A small but sweet and bubbly victory for the environment and those who make a few bucks from recycling soda cans occurred in Australia this week.
As mentioned previously; a campaign led by Coca Cola Amatil to destroy a container deposit program in Australia’s Northern Territory was successful, albeit temporarily as it turns out.
A legal technicality Coca Cola and its cohorts used to can the program was countered by an exemption from federal law this week.
This means the companies must again pay deposits of 10 cents a bottle or can recycled through the Territory’s recycling system.
Kudos to the Northern Territory government during this ordeal – it kept the scheme going while it was in limbo. While it seems there are a few kinks in the program that will be re-implemented, these should be ironed out.
Coca Cola, Schweppes and Lions are of course pretty unhappy. Coca Cola says it will increase the price of its products – big deal, in fact that’s a good thing considering the types of products in question.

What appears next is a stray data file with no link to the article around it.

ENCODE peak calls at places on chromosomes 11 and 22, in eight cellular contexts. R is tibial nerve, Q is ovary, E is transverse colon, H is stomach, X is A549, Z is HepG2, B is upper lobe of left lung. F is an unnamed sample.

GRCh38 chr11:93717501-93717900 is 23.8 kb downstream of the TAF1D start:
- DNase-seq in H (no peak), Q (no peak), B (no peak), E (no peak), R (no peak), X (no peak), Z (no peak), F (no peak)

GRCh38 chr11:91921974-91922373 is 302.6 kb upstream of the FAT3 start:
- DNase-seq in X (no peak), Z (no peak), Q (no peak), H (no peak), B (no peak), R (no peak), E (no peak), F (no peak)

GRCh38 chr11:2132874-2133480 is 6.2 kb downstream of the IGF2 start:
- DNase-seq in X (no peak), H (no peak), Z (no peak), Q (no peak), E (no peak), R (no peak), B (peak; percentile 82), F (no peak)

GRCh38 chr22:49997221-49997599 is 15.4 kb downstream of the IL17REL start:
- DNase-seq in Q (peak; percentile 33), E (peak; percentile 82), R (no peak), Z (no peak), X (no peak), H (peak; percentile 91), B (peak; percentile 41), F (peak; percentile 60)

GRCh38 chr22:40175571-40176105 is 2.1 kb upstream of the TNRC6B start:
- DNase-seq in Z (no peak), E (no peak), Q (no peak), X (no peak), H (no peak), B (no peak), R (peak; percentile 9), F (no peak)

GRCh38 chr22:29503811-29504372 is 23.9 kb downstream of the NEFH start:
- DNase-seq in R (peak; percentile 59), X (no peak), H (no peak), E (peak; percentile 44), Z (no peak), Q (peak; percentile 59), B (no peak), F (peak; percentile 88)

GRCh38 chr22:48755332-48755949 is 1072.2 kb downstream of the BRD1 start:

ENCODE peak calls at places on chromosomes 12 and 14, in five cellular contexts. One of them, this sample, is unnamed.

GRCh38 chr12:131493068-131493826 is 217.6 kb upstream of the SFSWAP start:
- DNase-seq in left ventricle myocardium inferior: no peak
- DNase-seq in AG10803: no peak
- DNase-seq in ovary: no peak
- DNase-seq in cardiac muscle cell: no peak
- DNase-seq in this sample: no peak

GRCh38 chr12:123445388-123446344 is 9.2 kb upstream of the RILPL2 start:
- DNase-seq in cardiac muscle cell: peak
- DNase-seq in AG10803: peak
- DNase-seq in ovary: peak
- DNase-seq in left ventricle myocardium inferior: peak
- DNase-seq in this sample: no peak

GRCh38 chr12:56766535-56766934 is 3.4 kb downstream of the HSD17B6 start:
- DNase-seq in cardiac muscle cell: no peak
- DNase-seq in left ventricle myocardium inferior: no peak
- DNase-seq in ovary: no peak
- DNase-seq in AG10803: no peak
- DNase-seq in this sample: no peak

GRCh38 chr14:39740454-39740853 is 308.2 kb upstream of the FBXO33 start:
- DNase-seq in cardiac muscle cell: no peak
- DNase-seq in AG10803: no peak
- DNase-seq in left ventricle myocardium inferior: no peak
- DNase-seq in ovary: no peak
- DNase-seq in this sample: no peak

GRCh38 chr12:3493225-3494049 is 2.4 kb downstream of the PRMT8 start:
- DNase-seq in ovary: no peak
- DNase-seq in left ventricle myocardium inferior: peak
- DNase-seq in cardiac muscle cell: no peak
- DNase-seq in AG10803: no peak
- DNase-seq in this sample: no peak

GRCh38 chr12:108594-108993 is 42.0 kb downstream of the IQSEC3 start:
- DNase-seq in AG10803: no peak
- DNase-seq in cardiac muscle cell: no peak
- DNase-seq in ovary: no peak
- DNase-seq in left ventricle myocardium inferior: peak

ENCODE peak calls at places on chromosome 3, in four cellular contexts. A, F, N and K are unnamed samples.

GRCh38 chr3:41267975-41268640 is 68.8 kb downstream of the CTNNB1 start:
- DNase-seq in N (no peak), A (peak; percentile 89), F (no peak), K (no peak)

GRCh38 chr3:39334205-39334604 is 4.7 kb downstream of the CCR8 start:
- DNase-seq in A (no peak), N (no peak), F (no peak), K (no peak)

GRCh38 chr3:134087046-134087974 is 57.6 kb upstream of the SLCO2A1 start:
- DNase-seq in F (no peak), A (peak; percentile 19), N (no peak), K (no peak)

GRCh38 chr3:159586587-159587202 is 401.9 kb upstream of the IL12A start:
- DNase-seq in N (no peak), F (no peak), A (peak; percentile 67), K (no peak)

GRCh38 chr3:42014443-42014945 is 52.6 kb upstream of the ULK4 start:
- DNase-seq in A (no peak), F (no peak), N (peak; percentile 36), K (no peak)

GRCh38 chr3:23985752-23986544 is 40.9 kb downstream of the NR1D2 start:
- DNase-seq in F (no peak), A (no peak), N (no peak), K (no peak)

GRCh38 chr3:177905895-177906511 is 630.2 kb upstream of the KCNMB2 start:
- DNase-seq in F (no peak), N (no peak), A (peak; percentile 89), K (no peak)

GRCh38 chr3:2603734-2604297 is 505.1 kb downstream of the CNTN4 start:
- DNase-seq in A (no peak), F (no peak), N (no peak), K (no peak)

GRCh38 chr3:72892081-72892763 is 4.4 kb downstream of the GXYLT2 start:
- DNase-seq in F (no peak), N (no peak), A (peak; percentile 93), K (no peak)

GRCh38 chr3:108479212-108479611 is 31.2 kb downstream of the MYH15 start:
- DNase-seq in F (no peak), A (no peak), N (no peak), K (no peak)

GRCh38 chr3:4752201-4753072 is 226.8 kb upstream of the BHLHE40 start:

While the company may be worried about a loss of sales as a result; that may have already happened. Thanks to their efforts in attempting to bury the program for good; some folks (including me) now refuse to buy their beverages.
The Northern Territory will rejoin South Australia in container deposit recycling schemes in this country. South Australia’s program has been operating for thirty-six years and it’s rare to see bottles and cans lying around the place. Any that are tend to be picked up pretty quickly.
Big Soda’s battle against the scheme is probably more than just about the Northern Territory – I guess with the NT on board now, it makes it more likely a national scheme may be put in place at some point – and one should be.
I hate to think how many single use cans and bottles are cranked out each year and the volume that winds up in landfill or littered. By implementing container deposit schemes, far fewer do as it’s like throwing away money. As a result of South Australia’s program, recyclable containers going to landfill have been reduced to just 3%.
I think these schemes are really important for kids too – it shows them there is treasure in trash.